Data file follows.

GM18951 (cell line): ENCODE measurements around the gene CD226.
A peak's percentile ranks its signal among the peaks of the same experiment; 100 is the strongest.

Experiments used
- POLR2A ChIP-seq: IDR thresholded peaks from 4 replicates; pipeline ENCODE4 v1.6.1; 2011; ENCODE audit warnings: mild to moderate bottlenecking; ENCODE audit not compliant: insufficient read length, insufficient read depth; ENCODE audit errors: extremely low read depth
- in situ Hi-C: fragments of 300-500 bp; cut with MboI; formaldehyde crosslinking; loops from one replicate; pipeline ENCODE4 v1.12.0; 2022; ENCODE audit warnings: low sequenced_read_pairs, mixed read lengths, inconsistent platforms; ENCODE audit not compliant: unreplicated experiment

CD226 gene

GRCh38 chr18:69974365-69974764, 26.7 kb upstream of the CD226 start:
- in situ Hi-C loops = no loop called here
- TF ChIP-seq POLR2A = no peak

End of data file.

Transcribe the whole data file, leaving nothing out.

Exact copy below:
GM18951 (cell line): ENCODE measurements around the gene CD226.
A peak's percentile ranks its signal among the peaks of the same experiment; 100 is the strongest.

Experiments used
- POLR2A ChIP-seq: IDR thresholded peaks from 4 replicates; pipeline ENCODE4 v1.6.1; 2011; ENCODE audit warnings: mild to moderate bottlenecking; ENCODE audit not compliant: insufficient read length, insufficient read depth; ENCODE audit errors: extremely low read depth
- in situ Hi-C: fragments of 300-500 bp; cut with MboI; formaldehyde crosslinking; loops from one replicate; pipeline ENCODE4 v1.12.0; 2022; ENCODE audit warnings: low sequenced_read_pairs, mixed read lengths, inconsistent platforms; ENCODE audit not compliant: unreplicated experiment

CD226 gene

GRCh38 chr18:69974365-69974764, 26.7 kb upstream of the CD226 start:
- in situ Hi-C loops = no loop called here
- TF ChIP-seq POLR2A = no peak